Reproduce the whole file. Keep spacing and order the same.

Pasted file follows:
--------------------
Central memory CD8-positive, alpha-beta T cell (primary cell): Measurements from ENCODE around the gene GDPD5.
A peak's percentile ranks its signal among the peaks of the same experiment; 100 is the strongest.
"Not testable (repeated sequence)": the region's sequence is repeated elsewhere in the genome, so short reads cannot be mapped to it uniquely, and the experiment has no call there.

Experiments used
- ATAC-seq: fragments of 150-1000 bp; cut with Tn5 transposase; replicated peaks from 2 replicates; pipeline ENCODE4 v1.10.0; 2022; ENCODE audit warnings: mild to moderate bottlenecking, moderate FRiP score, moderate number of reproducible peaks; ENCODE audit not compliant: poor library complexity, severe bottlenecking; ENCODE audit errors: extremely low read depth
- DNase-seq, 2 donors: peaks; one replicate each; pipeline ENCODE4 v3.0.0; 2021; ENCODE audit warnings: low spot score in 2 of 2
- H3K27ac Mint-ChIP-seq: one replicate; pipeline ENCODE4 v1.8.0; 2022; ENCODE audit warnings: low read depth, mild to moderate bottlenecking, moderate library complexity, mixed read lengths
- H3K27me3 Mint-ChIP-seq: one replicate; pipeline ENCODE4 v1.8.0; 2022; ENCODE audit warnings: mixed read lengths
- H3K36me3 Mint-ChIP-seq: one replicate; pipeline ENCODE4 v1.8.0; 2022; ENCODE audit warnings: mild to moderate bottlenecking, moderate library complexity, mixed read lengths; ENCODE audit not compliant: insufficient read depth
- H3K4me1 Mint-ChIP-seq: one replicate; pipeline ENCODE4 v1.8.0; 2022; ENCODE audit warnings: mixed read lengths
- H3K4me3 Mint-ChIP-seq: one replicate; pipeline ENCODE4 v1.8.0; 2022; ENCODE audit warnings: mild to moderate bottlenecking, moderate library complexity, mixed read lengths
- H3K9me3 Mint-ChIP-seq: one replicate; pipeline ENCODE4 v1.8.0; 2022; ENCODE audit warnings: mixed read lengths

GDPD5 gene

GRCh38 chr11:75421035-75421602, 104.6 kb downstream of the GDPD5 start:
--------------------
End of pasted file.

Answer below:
Central memory CD8-positive, alpha-beta T cell (primary cell): Measurements from ENCODE around the gene GDPD5.
A peak's percentile ranks its signal among the peaks of the same experiment; 100 is the strongest.
"Not testable (repeated sequence)": the region's sequence is repeated elsewhere in the genome, so short reads cannot be mapped to it uniquely, and the experiment has no call there.

Experiments used
- ATAC-seq: fragments of 150-1000 bp; cut with Tn5 transposase; replicated peaks from 2 replicates; pipeline ENCODE4 v1.10.0; 2022; ENCODE audit warnings: mild to moderate bottlenecking, moderate FRiP score, moderate number of reproducible peaks; ENCODE audit not compliant: poor library complexity, severe bottlenecking; ENCODE audit errors: extremely low read depth
- DNase-seq, 2 donors: peaks; one replicate each; pipeline ENCODE4 v3.0.0; 2021; ENCODE audit warnings: low spot score in 2 of 2
- H3K27ac Mint-ChIP-seq: one replicate; pipeline ENCODE4 v1.8.0; 2022; ENCODE audit warnings: low read depth, mild to moderate bottlenecking, moderate library complexity, mixed read lengths
- H3K27me3 Mint-ChIP-seq: one replicate; pipeline ENCODE4 v1.8.0; 2022; ENCODE audit warnings: mixed read lengths
- H3K36me3 Mint-ChIP-seq: one replicate; pipeline ENCODE4 v1.8.0; 2022; ENCODE audit warnings: mild to moderate bottlenecking, moderate library complexity, mixed read lengths; ENCODE audit not compliant: insufficient read depth
- H3K4me1 Mint-ChIP-seq: one replicate; pipeline ENCODE4 v1.8.0; 2022; ENCODE audit warnings: mixed read lengths
- H3K4me3 Mint-ChIP-seq: one replicate; pipeline ENCODE4 v1.8.0; 2022; ENCODE audit warnings: mild to moderate bottlenecking, moderate library complexity, mixed read lengths
- H3K9me3 Mint-ChIP-seq: one replicate; pipeline ENCODE4 v1.8.0; 2022; ENCODE audit warnings: mixed read lengths

GDPD5 gene

GRCh38 chr11:75421035-75421602, 104.6 kb downstream of the GDPD5 start: